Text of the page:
Steps to Finding Child Care
A child may spend over 10,000 hours of his/her preschool years in a child care program. A good child care choice can make those hours rewarding, fun and safe for your child, and give you the security of knowing that your child is in a place where the potential for growth and development is greatest.
Whether you are looking for a child care center, preschool, family child care home or school-age site, here are steps that we suggest you follow when selecting child care:
- Begin as early as possible. Call CCSA early in your search. Many programs enroll months ahead or have long waiting lists.
- You can reach Child Care Services Association by calling one of the above numbers, or by clicking the email link above.
- Decide what is important for you and your child. Make a list of what you want to know about a program.
- Visit a minimum of three child care programs and spend at least an hour at each site that you are considering. Ask your questions and use the child care checklist on this web site. Observe all areas where the children are cared for, including outdoor areas. Look for danger signals that can alert you to problems. Listen to how the family child care provider, director or teachers are interacting with the children.
- Get references from others with children enrolled in the child care program.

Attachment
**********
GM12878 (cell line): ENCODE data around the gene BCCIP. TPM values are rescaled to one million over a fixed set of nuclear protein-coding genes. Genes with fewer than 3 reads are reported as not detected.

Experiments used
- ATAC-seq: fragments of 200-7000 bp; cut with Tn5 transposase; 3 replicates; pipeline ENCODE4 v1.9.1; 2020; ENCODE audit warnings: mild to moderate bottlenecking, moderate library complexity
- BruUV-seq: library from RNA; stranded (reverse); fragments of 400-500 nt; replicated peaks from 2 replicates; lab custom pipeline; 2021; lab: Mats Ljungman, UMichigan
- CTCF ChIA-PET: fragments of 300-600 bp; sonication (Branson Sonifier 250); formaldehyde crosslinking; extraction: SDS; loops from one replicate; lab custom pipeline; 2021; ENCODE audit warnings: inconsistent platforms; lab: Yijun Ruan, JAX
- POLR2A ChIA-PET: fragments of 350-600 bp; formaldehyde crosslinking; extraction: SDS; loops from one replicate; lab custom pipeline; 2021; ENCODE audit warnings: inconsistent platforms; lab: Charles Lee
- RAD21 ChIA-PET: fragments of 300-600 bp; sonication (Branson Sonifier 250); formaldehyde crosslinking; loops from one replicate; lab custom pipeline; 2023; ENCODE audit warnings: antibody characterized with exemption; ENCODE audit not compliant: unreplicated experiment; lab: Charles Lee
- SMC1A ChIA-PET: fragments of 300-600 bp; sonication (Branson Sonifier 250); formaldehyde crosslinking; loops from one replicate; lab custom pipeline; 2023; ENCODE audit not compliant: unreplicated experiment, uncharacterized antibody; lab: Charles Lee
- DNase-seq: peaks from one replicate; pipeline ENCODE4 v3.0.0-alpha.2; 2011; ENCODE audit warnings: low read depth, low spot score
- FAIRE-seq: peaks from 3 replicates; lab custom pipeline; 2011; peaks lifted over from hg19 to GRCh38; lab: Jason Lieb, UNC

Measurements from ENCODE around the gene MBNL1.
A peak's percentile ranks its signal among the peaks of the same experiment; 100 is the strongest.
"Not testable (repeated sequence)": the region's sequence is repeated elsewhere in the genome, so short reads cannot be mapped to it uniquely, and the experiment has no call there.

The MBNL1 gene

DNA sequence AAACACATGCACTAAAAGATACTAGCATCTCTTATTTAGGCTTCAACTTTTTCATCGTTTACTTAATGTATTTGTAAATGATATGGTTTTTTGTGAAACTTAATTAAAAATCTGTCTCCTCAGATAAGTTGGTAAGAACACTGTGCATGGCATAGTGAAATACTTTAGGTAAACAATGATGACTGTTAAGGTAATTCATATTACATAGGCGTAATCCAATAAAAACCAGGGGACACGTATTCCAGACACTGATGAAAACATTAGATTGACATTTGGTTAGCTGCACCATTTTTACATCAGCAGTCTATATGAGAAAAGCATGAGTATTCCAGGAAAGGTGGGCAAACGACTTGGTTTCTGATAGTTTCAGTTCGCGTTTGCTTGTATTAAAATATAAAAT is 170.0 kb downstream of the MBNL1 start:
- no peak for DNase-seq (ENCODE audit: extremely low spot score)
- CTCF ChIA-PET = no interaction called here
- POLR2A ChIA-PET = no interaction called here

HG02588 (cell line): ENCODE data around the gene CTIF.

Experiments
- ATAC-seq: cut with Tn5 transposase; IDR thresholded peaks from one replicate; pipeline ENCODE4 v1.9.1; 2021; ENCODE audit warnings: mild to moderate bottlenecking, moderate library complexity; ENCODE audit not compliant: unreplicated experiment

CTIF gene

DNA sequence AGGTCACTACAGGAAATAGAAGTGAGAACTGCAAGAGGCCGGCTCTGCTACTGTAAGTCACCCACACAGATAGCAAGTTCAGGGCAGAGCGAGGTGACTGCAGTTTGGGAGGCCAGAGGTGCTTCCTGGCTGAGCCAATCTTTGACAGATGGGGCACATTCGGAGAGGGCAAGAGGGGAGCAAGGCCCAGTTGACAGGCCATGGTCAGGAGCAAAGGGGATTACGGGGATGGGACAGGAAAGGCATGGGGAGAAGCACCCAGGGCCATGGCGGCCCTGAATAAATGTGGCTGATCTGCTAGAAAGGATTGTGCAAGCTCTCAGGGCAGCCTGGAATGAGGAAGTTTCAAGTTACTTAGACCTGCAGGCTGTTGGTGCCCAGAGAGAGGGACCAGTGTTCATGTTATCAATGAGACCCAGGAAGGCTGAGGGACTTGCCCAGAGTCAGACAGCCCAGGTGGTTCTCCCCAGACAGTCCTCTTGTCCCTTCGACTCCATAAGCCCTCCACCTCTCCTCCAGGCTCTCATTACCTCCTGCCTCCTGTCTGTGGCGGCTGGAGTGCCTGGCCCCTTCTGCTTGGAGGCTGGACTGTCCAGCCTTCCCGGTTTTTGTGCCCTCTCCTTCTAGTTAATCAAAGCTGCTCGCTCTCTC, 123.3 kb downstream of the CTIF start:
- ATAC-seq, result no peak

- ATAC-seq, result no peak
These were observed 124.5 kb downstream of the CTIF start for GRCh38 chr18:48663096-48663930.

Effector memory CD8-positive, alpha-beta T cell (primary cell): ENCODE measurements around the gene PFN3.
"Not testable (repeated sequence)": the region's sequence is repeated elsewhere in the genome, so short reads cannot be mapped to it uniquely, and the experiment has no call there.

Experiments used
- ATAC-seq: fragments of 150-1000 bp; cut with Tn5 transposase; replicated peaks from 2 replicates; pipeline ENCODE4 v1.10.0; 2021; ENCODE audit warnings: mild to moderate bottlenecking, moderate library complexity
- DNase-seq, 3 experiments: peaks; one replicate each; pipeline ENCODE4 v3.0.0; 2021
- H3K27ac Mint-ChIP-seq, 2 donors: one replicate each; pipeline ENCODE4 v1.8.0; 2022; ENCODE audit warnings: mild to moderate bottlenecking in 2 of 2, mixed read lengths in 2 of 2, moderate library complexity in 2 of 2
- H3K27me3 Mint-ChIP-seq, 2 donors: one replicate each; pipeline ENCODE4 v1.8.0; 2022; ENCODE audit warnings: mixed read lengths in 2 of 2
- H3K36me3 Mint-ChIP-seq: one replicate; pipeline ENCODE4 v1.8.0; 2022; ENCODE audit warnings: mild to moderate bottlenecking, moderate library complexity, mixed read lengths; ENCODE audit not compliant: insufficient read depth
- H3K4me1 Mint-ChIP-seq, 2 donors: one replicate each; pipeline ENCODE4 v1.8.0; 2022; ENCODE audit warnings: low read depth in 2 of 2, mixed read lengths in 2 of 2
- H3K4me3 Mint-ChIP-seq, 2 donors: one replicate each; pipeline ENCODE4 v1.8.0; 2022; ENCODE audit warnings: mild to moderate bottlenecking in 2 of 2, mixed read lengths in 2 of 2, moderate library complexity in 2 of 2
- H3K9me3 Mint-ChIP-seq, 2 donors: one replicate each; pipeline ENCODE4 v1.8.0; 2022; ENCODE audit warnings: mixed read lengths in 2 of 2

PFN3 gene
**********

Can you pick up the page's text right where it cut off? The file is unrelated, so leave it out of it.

- Review the compliance history of each program that you are considering. You can do this by visiting the web site of the N.C. Division of Child Development,
the agency regulating child care: http://ncchildcaresearch.dhhs.state.nc.us/search.asp
- The work of parents in ensuring a quality child care experience does not stop once a selection has been made. Once you have made your decision, become an involved parent. Volunteer at the program when you can. Drop in and visit your child at various times of the day. All high quality child care programs welcome and need supportive parents. Parents can also serve as advocates for their own child and other children by monitoring their child's child care program.
Client Complaint Policy and Procedures: CCR&R Services
Who should clients talk to if they have a complaint about CCSA staff or referrals? If the complaint is about a CCSA counselor, or information provided by CCSA, the client should ask to speak to the counselor’s supervisor. If the complaint is about the supervisor or the client feels that the supervisor’s response was inadequate, the client should call the director of Family Support.
How should clients express concern about CCSA’s referral policies? Clients concerned with any of CCSA ‘s referral policies should express those concerns in writing to the vice president of CCSA’s Child Care Resource & Referral Division. A written response addressing the concern will be sent to the client within ten business days.
Child Care Services Association does not recommend nor endorse any child care program or provider, and offers information to the community without regard to the age, gender, race, color, religion, national origin, affectional orientation or disability of the service provider or the person seeking information.